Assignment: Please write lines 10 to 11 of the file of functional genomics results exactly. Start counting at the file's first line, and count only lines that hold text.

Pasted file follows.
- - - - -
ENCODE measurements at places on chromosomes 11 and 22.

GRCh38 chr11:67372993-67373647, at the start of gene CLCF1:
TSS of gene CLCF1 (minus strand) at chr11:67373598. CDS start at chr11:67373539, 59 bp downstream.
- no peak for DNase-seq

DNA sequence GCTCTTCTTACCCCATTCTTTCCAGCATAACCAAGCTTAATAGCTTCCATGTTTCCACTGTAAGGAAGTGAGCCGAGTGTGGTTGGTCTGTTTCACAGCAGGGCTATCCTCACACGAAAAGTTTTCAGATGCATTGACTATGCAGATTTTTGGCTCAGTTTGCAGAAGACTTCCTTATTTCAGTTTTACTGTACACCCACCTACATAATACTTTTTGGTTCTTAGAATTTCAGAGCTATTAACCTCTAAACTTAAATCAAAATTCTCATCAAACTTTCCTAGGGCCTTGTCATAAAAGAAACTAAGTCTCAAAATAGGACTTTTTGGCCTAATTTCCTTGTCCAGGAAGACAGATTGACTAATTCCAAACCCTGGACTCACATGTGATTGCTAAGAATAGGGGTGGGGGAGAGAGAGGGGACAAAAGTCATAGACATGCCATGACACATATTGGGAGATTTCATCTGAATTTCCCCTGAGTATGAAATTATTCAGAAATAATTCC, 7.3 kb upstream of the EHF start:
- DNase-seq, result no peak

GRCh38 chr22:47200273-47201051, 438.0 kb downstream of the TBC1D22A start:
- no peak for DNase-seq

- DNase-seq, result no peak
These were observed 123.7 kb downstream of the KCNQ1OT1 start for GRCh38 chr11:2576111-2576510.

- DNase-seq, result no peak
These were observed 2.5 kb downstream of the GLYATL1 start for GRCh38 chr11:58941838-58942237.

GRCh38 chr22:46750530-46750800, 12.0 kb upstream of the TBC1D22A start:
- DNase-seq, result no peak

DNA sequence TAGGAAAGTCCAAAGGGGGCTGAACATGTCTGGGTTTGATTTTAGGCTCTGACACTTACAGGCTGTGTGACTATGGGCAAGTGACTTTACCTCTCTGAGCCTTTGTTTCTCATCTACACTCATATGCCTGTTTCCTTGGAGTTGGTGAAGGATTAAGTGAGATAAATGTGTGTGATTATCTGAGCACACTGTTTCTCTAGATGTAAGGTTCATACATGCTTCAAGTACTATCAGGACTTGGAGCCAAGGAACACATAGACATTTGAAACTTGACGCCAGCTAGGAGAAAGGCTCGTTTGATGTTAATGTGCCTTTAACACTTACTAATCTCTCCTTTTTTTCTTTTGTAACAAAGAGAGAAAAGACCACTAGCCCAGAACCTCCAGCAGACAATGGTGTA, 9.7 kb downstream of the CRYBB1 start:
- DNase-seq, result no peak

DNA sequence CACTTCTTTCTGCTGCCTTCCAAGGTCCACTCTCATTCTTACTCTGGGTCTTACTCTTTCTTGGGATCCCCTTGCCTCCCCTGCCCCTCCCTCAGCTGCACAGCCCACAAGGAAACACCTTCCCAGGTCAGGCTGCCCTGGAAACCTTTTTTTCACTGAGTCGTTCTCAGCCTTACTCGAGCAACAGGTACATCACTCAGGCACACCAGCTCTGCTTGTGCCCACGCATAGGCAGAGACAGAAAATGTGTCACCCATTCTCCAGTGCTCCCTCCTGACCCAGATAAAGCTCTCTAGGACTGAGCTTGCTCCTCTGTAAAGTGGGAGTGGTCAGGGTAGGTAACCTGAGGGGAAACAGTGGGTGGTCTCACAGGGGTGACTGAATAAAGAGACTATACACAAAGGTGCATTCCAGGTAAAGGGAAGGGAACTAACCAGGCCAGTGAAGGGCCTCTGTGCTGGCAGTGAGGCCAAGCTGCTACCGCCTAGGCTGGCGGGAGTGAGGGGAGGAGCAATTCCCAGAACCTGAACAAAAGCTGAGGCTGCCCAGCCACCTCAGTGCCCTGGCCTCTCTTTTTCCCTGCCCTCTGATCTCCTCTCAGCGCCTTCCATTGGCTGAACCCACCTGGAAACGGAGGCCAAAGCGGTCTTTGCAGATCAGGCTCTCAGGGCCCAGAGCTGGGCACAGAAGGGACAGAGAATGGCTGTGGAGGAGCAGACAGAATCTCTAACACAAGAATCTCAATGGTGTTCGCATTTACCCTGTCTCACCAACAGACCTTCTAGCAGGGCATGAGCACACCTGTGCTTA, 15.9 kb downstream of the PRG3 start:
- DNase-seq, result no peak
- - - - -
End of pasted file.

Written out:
These were observed 123.7 kb downstream of the KCNQ1OT1 start for GRCh38 chr11:2576111-2576510.

- DNase-seq, result no peak